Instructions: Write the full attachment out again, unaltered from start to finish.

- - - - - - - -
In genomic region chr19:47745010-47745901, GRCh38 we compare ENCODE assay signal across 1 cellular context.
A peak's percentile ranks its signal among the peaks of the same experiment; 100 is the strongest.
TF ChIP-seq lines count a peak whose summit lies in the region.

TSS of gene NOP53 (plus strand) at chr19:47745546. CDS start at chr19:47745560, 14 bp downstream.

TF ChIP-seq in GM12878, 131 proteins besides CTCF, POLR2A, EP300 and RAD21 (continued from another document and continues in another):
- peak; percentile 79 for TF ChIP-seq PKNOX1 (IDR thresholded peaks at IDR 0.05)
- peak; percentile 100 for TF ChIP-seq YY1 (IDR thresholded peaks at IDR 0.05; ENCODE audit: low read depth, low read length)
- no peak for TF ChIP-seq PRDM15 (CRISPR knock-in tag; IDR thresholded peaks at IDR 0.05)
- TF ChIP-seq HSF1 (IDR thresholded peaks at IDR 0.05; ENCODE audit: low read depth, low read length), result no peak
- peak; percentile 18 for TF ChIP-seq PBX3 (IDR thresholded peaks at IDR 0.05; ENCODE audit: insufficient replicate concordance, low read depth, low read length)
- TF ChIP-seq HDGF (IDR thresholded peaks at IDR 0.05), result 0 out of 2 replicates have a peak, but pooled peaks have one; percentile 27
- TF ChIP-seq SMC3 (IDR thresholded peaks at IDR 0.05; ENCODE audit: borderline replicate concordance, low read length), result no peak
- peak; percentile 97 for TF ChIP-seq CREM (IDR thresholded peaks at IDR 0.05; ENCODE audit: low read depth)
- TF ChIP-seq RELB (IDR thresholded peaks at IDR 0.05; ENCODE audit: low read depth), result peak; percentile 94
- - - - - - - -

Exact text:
In genomic region chr19:47745010-47745901, GRCh38 we compare ENCODE assay signal across 1 cellular context.
A peak's percentile ranks its signal among the peaks of the same experiment; 100 is the strongest.
TF ChIP-seq lines count a peak whose summit lies in the region.

TSS of gene NOP53 (plus strand) at chr19:47745546. CDS start at chr19:47745560, 14 bp downstream.

TF ChIP-seq in GM12878, 131 proteins besides CTCF, POLR2A, EP300 and RAD21 (continued from another document and continues in another):
- peak; percentile 79 for TF ChIP-seq PKNOX1 (IDR thresholded peaks at IDR 0.05)
- peak; percentile 100 for TF ChIP-seq YY1 (IDR thresholded peaks at IDR 0.05; ENCODE audit: low read depth, low read length)
- no peak for TF ChIP-seq PRDM15 (CRISPR knock-in tag; IDR thresholded peaks at IDR 0.05)
- TF ChIP-seq HSF1 (IDR thresholded peaks at IDR 0.05; ENCODE audit: low read depth, low read length), result no peak
- peak; percentile 18 for TF ChIP-seq PBX3 (IDR thresholded peaks at IDR 0.05; ENCODE audit: insufficient replicate concordance, low read depth, low read length)
- TF ChIP-seq HDGF (IDR thresholded peaks at IDR 0.05), result 0 out of 2 replicates have a peak, but pooled peaks have one; percentile 27
- TF ChIP-seq SMC3 (IDR thresholded peaks at IDR 0.05; ENCODE audit: borderline replicate concordance, low read length), result no peak
- peak; percentile 97 for TF ChIP-seq CREM (IDR thresholded peaks at IDR 0.05; ENCODE audit: low read depth)
- TF ChIP-seq RELB (IDR thresholded peaks at IDR 0.05; ENCODE audit: low read depth), result peak; percentile 94